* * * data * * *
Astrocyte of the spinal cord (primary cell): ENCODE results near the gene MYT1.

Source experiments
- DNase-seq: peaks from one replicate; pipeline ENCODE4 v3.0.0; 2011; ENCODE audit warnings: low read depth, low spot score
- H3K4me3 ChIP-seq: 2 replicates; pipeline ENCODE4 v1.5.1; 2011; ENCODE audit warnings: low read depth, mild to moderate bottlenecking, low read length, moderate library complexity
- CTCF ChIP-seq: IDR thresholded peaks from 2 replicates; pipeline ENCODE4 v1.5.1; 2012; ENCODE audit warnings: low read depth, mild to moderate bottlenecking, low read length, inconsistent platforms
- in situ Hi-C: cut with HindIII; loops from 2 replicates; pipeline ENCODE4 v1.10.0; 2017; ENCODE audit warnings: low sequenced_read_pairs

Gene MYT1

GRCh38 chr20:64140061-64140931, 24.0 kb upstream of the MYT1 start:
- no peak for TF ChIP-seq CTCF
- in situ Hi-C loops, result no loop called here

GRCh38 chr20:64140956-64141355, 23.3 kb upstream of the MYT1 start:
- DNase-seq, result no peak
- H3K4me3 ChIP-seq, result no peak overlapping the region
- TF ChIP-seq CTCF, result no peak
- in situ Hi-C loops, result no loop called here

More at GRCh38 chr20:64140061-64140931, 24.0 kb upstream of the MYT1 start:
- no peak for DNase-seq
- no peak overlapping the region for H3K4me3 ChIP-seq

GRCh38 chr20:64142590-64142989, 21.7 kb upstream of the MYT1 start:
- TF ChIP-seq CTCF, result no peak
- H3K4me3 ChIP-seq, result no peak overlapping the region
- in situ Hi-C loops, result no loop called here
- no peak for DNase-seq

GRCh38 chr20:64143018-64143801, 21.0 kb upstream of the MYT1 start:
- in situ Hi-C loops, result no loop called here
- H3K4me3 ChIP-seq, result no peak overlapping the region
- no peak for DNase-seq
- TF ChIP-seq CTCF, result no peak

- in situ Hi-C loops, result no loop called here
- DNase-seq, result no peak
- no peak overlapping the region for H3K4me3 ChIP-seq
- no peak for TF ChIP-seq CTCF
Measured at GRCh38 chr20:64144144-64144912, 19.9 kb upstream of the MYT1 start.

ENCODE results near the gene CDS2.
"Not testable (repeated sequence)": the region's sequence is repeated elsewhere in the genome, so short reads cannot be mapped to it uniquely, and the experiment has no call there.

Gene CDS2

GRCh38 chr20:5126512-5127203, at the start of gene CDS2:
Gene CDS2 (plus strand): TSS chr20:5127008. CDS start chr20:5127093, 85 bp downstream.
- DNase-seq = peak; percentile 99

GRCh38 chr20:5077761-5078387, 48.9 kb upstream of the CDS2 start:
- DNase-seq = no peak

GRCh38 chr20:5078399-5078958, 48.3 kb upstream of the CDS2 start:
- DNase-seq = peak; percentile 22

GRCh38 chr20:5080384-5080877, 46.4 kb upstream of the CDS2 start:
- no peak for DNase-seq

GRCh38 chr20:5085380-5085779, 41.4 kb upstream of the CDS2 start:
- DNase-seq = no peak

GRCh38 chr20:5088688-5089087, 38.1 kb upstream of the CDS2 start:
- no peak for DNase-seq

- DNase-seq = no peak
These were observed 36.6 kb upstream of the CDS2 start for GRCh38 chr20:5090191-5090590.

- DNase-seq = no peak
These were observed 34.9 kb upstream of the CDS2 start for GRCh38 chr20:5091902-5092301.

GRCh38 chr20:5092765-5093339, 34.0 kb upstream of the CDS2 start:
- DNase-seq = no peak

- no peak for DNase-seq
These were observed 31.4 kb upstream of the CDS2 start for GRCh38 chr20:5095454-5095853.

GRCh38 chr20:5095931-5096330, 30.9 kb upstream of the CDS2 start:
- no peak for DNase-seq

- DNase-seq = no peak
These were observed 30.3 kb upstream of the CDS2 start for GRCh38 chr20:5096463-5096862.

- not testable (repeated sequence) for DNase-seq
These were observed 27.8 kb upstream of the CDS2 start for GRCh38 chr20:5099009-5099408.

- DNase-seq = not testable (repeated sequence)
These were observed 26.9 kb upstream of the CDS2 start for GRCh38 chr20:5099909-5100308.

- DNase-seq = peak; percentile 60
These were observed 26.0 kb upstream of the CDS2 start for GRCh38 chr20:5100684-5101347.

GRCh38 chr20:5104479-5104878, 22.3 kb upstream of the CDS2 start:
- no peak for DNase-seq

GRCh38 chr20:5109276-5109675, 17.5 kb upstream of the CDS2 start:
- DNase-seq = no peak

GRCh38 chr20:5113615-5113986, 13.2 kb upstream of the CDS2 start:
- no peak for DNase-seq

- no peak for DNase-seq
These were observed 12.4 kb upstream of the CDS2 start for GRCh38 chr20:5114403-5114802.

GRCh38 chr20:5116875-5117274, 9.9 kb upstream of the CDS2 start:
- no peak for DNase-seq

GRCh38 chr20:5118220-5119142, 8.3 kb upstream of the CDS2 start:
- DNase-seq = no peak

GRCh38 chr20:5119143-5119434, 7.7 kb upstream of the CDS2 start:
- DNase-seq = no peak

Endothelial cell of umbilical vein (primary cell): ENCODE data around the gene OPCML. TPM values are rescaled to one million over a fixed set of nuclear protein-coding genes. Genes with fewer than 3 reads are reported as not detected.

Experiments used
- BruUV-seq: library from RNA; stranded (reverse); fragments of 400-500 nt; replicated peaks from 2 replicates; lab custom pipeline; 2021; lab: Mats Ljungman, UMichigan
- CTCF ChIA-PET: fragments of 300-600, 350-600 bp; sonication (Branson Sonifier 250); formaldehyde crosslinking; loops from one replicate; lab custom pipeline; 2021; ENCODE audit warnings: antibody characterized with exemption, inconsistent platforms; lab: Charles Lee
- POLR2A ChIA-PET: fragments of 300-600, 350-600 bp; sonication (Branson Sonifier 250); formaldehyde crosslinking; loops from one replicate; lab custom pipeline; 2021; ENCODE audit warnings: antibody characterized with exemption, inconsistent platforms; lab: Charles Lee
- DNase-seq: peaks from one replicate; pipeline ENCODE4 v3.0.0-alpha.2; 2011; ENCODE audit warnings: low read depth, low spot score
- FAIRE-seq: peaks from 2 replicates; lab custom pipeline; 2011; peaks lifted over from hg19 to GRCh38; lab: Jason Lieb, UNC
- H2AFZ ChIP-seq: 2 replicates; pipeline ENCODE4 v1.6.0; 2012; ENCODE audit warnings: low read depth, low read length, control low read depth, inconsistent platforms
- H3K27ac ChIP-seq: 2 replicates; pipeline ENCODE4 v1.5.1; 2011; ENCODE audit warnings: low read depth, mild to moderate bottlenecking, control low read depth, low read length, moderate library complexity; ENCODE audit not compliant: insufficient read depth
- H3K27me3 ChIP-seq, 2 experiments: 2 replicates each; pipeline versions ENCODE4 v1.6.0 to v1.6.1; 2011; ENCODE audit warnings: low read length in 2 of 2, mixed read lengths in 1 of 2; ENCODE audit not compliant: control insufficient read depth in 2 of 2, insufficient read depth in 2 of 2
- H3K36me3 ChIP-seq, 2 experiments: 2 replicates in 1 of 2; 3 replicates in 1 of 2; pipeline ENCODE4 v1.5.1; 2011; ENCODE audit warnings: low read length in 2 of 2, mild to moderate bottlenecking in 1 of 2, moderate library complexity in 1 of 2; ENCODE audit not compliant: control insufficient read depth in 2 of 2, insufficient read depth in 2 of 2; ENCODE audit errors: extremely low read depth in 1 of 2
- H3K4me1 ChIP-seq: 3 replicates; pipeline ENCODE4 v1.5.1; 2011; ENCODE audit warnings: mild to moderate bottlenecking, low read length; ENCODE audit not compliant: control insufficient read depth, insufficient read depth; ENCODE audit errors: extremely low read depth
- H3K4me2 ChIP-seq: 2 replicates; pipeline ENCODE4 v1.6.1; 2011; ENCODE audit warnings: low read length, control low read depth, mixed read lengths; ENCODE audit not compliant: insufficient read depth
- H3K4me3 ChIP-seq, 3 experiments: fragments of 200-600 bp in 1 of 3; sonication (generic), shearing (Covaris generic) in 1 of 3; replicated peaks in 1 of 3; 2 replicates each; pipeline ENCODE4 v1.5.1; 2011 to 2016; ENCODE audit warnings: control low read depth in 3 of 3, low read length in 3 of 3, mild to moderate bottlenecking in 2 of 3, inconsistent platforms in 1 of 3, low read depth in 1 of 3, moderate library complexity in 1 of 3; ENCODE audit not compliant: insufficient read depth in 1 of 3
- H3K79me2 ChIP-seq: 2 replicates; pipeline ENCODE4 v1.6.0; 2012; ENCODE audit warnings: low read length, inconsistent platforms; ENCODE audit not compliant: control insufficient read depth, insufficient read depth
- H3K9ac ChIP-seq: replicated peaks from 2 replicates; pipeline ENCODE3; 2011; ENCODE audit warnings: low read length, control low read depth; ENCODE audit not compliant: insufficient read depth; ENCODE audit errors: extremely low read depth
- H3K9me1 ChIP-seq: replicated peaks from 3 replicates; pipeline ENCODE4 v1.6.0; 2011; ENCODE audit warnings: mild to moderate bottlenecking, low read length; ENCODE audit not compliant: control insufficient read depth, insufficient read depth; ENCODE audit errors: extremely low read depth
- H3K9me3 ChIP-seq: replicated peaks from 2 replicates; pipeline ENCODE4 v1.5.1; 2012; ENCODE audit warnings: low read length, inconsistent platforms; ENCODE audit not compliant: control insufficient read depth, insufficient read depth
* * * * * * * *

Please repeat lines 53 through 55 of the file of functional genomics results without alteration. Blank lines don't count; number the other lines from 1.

These were observed 34.9 kb upstream of the CDS2 start for GRCh38 chr20:5091902-5092301.

GRCh38 chr20:5092765-5093339, 34.0 kb upstream of the CDS2 start:
- DNase-seq = no peak